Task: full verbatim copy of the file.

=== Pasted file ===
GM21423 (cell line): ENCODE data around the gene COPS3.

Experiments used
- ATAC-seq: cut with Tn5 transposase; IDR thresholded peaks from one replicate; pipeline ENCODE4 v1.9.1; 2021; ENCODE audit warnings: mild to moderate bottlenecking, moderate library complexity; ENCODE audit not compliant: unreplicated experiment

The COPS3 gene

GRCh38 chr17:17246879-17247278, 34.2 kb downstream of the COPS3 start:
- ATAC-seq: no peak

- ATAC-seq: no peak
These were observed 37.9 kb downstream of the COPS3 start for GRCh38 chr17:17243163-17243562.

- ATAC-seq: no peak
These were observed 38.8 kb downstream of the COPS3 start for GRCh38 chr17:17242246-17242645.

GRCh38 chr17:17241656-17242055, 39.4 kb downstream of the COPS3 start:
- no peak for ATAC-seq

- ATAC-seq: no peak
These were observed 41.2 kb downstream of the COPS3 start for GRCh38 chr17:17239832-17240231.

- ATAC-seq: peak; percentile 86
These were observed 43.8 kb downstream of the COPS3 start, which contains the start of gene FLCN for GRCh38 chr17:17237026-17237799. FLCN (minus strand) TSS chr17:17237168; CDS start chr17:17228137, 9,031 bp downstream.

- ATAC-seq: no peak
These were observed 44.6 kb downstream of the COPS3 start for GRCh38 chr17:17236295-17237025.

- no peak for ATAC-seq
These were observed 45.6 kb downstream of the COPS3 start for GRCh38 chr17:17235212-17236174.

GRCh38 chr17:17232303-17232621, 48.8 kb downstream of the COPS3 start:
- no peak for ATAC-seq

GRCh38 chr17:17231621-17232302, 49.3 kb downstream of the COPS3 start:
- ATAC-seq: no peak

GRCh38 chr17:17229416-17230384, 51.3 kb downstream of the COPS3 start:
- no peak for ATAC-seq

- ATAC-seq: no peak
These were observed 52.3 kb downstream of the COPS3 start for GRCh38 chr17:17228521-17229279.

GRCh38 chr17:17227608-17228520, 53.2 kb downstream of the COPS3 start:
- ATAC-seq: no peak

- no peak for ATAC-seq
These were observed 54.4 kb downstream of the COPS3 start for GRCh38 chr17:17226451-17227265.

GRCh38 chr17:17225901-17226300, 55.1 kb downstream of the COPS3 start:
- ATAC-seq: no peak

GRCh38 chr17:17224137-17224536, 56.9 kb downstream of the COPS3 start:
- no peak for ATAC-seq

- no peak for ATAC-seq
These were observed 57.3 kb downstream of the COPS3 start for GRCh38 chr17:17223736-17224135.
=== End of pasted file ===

GM21423 (cell line): ENCODE data around the gene COPS3.

Experiments used
- ATAC-seq: cut with Tn5 transposase; IDR thresholded peaks from one replicate; pipeline ENCODE4 v1.9.1; 2021; ENCODE audit warnings: mild to moderate bottlenecking, moderate library complexity; ENCODE audit not compliant: unreplicated experiment

The COPS3 gene

GRCh38 chr17:17246879-17247278, 34.2 kb downstream of the COPS3 start:
- ATAC-seq: no peak

- ATAC-seq: no peak
These were observed 37.9 kb downstream of the COPS3 start for GRCh38 chr17:17243163-17243562.

- ATAC-seq: no peak
These were observed 38.8 kb downstream of the COPS3 start for GRCh38 chr17:17242246-17242645.

GRCh38 chr17:17241656-17242055, 39.4 kb downstream of the COPS3 start:
- no peak for ATAC-seq

- ATAC-seq: no peak
These were observed 41.2 kb downstream of the COPS3 start for GRCh38 chr17:17239832-17240231.

- ATAC-seq: peak; percentile 86
These were observed 43.8 kb downstream of the COPS3 start, which contains the start of gene FLCN for GRCh38 chr17:17237026-17237799. FLCN (minus strand) TSS chr17:17237168; CDS start chr17:17228137, 9,031 bp downstream.

- ATAC-seq: no peak
These were observed 44.6 kb downstream of the COPS3 start for GRCh38 chr17:17236295-17237025.

- no peak for ATAC-seq
These were observed 45.6 kb downstream of the COPS3 start for GRCh38 chr17:17235212-17236174.

GRCh38 chr17:17232303-17232621, 48.8 kb downstream of the COPS3 start:
- no peak for ATAC-seq

GRCh38 chr17:17231621-17232302, 49.3 kb downstream of the COPS3 start:
- ATAC-seq: no peak

GRCh38 chr17:17229416-17230384, 51.3 kb downstream of the COPS3 start:
- no peak for ATAC-seq

- ATAC-seq: no peak
These were observed 52.3 kb downstream of the COPS3 start for GRCh38 chr17:17228521-17229279.

GRCh38 chr17:17227608-17228520, 53.2 kb downstream of the COPS3 start:
- ATAC-seq: no peak

- no peak for ATAC-seq
These were observed 54.4 kb downstream of the COPS3 start for GRCh38 chr17:17226451-17227265.

GRCh38 chr17:17225901-17226300, 55.1 kb downstream of the COPS3 start:
- ATAC-seq: no peak

GRCh38 chr17:17224137-17224536, 56.9 kb downstream of the COPS3 start:
- no peak for ATAC-seq

- no peak for ATAC-seq
These were observed 57.3 kb downstream of the COPS3 start for GRCh38 chr17:17223736-17224135.